The fourth annual Mobile Web Africa conference was held in November last year, at The Venue in Melrose Arch. The main theme running throughout the event was the growth of mobile across the continent, and how access to data and connectivity needs to be improved. It also highlighted how mobile has become extensively relevant towards the African economy.
TOP PRESENTATIONS BY LEADING INDUSTRY AUTHORITIES
The first day saw some industry stalwarts making their appearances and impressions. Gustav Praekelt, founder of Praekelt , addressed the crowds on the inherent opportunity in the mobile market. Praekelt as a team have offered significant influence in the mobile market, working with major brands to conceptualise and execute campaigns that work towards combining technology, creativity and innovation to reach a desired goal.
He also mentioned a crucial need to inspect the people’s access to mobile connectivity by way of making it more affordable. This would involve working with service providers to find a solution that’s sustainable for the providers and the 1 billion people living in Africa. In his words, “There are a billion people in Africa and 750 million phones, representing 65% mobile phone penetration. Ninety percent use less than one megabyte of data per month.”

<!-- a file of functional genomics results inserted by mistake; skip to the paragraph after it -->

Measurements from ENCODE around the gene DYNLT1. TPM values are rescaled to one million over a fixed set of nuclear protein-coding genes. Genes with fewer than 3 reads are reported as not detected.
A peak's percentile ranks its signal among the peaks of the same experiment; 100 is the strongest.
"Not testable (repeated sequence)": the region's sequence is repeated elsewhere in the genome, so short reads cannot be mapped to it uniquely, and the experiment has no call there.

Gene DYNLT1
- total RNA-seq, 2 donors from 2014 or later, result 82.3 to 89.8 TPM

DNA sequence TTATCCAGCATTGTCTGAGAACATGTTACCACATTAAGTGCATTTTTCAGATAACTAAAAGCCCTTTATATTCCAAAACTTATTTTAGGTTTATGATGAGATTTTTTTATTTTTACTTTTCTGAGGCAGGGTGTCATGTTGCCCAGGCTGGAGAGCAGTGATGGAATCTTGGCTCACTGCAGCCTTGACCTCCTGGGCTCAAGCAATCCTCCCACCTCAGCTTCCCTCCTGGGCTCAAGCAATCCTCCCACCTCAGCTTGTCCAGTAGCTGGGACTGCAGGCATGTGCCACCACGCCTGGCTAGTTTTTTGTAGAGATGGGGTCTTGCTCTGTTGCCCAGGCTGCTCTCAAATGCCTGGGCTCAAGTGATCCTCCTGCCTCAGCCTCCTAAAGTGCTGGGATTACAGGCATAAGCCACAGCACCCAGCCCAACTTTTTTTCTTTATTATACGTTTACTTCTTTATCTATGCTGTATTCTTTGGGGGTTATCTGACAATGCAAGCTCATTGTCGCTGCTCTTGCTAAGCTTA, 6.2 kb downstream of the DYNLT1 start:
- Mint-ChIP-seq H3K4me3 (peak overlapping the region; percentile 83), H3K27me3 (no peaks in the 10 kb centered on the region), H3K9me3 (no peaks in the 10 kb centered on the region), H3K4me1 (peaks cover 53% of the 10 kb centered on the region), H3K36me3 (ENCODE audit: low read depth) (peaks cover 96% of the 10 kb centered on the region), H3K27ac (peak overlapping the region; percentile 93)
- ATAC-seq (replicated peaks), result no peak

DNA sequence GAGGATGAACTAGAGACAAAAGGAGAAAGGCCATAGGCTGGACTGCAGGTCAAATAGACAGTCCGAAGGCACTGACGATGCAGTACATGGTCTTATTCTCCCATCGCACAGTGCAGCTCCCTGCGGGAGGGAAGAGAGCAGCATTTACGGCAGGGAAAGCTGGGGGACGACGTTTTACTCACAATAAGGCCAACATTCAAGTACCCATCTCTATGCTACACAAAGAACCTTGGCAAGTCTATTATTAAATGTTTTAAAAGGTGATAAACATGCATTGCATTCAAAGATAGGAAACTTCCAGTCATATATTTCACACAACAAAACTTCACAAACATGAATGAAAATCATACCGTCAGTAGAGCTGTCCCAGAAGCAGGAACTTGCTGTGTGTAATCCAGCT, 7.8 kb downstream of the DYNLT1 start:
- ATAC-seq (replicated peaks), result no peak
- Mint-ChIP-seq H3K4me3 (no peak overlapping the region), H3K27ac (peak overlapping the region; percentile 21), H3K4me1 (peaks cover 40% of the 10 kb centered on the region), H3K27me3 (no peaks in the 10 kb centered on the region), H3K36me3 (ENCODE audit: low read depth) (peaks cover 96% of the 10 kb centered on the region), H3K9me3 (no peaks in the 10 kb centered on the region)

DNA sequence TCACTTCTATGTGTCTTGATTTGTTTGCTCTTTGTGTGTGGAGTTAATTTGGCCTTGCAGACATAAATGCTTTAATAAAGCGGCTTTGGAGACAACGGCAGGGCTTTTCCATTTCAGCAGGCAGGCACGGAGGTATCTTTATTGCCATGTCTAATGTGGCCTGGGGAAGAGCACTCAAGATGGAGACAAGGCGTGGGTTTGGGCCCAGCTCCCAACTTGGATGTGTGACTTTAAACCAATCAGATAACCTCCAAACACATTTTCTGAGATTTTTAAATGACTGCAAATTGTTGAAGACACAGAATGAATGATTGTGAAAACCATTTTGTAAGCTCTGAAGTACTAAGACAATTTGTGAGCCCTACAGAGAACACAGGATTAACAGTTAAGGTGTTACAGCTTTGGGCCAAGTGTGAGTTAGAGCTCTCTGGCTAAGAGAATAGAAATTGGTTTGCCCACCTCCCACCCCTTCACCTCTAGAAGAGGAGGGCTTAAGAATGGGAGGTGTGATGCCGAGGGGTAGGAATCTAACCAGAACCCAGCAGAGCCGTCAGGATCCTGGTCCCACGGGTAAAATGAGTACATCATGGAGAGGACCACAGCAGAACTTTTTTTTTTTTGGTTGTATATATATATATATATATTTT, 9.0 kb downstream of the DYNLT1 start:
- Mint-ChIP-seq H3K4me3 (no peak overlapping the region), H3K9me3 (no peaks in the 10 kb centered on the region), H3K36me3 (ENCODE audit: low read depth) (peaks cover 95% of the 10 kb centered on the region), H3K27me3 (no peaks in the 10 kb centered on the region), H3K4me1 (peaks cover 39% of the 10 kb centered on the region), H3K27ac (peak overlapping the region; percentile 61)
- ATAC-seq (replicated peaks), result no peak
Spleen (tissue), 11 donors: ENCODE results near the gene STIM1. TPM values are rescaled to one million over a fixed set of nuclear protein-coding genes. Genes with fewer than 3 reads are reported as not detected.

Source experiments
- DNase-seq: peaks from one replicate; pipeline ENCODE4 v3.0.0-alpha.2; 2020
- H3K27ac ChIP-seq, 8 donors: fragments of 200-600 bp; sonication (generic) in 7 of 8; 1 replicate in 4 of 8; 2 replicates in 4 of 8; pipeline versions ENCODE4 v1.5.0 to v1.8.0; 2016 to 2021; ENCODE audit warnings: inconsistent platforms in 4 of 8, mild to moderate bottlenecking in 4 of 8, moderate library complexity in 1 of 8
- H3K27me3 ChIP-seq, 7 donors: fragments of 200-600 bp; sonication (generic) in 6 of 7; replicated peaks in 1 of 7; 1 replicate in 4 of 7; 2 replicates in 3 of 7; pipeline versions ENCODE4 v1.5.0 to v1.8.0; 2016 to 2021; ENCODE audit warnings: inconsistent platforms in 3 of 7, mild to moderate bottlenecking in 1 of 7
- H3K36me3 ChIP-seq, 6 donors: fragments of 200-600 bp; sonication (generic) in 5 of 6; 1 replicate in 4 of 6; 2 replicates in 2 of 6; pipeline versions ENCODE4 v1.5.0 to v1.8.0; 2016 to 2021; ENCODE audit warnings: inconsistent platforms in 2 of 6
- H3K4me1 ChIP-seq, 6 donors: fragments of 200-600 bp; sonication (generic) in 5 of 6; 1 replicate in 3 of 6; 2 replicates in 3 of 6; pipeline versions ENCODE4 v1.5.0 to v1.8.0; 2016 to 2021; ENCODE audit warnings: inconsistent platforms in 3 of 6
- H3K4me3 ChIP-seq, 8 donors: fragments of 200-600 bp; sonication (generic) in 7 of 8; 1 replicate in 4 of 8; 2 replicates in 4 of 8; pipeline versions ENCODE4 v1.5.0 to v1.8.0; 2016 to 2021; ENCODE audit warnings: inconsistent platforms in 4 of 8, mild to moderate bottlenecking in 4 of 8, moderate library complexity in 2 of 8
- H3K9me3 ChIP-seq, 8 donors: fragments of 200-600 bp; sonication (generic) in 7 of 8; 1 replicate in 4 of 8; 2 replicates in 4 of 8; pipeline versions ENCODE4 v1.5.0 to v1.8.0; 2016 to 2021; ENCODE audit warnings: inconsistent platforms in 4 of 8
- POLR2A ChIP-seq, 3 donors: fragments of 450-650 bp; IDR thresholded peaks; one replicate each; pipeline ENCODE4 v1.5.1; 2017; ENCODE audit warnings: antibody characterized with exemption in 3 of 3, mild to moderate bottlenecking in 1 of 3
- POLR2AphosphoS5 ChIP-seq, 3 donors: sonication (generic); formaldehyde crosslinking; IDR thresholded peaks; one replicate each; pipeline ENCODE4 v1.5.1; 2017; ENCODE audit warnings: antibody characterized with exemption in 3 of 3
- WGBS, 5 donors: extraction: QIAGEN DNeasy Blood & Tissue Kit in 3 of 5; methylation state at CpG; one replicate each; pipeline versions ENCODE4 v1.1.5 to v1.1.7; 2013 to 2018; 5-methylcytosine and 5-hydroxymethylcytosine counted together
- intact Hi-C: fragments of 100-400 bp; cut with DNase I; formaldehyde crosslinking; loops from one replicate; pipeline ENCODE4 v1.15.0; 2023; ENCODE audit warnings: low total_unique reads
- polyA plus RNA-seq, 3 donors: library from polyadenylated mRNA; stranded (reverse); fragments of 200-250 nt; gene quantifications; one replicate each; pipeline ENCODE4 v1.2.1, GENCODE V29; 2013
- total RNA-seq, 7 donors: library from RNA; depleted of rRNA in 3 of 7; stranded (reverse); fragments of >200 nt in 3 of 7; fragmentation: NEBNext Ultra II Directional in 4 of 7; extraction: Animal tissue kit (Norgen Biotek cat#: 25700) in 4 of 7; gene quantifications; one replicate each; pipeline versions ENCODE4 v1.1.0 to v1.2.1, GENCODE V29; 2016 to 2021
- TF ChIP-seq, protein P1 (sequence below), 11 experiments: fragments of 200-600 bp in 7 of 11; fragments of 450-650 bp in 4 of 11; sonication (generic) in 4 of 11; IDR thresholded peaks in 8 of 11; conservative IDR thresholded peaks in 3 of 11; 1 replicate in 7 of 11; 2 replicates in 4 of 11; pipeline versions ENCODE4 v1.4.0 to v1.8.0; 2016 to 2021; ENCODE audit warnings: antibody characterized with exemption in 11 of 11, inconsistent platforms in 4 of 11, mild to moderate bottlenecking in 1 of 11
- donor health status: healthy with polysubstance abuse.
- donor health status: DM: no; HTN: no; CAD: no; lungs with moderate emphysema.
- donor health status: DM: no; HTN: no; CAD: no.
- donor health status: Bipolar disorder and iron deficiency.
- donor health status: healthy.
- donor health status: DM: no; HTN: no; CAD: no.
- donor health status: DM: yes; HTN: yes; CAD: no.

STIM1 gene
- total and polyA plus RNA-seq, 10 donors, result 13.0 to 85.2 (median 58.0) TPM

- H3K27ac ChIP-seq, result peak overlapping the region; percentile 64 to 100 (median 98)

Other speakers included Gift Mphefu, the portfolio manager for Vodacom, who offered insight into the leading mobile network operator’s future plans, as well as speakers from Prezence Digital, Afrinnovator and Indigo Trust, 2go, MXit, biNu and Yookos.
LOOKING TO THE FUTURE OF MOBILE IN AFRICA
1994 saw the inception of the first mobile network in Africa. Since that day, massive developments have been made to the infrastructure that supports mobile, as well as the actual networks that provide the services. Issues regarding distribution have – for the most part – been addressed, but cost is still a factor that affects the communities of the continent. It’s one of the major blockages preventing large-scale uptake for consumers to take full advantage of the technology available to them.
Let’s see if by the time the Mobile Web Africa 2013 comes around if any improvements have been made to the situation. If providers can find a sustainable way to address this situation, mobile web users could have improved, more affordable access, which in turn could have a positive impact on opportunity within the market as well as on the African economy.
What are your thoughts? Should mobile connectivity be made more affordable for the greater percentage of Africa?